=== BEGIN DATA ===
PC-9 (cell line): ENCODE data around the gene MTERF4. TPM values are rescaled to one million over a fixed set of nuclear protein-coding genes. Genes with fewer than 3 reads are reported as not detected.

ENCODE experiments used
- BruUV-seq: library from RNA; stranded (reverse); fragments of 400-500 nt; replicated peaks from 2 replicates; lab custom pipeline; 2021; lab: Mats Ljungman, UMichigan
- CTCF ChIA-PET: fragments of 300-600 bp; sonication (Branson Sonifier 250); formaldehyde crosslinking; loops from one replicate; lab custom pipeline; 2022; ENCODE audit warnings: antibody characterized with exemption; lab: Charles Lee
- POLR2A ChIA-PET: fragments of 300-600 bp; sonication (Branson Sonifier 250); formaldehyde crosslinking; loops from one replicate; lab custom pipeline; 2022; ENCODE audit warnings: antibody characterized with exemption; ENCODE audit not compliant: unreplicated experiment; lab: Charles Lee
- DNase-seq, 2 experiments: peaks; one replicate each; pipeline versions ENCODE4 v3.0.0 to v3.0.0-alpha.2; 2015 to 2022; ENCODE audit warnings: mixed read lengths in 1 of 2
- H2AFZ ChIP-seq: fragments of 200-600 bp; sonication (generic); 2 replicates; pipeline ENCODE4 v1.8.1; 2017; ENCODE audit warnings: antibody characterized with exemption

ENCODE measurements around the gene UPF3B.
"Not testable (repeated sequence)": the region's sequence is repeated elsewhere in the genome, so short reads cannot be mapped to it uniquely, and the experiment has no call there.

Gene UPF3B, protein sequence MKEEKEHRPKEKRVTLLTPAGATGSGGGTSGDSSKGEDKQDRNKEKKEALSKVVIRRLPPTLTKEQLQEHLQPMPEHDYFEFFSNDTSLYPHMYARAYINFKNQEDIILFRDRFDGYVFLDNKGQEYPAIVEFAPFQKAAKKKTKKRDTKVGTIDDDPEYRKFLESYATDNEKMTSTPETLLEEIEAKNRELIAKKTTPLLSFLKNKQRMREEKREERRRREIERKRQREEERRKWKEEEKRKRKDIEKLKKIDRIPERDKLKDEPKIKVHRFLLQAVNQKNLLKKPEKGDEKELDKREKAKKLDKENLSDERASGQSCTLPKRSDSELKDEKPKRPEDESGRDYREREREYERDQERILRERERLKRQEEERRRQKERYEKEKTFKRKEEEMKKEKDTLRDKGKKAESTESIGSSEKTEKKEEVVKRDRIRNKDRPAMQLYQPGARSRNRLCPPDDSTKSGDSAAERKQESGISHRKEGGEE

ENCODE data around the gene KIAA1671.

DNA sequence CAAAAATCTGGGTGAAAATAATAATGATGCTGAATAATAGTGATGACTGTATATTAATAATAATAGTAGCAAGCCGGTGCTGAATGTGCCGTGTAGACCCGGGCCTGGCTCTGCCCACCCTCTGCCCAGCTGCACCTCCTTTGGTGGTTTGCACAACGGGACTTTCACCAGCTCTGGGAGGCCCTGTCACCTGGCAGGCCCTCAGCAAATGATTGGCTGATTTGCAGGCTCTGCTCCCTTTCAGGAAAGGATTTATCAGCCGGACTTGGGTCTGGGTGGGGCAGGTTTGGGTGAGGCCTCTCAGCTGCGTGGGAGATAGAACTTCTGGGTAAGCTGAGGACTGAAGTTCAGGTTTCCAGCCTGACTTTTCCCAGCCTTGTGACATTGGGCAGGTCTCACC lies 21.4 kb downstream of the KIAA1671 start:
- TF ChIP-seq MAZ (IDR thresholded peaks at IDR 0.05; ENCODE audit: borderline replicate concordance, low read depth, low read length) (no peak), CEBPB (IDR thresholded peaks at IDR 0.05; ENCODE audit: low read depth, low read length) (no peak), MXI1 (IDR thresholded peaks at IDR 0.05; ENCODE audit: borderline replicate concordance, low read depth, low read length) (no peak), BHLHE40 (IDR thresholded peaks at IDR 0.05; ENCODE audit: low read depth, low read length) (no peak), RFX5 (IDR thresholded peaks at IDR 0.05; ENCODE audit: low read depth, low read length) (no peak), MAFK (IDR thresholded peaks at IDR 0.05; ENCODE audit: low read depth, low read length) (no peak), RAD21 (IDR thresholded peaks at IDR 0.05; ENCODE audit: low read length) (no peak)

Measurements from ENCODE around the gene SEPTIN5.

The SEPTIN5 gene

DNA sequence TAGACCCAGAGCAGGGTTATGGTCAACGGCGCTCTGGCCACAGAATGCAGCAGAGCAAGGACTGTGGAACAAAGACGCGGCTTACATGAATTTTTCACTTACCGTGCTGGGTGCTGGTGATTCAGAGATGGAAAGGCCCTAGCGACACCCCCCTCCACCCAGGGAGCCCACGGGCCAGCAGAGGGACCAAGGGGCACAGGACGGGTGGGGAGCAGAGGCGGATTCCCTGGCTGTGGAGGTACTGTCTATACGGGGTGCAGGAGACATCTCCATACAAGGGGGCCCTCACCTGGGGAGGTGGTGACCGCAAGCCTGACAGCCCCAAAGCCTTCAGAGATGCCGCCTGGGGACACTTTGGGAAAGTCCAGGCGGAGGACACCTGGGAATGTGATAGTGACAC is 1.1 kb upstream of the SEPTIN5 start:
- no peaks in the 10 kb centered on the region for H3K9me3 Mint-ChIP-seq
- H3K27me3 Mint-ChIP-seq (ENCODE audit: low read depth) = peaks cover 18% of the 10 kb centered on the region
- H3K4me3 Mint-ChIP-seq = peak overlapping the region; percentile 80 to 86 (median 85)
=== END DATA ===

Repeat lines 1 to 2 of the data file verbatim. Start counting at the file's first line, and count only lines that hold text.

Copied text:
PC-9 (cell line): ENCODE data around the gene MTERF4. TPM values are rescaled to one million over a fixed set of nuclear protein-coding genes. Genes with fewer than 3 reads are reported as not detected.

ENCODE experiments used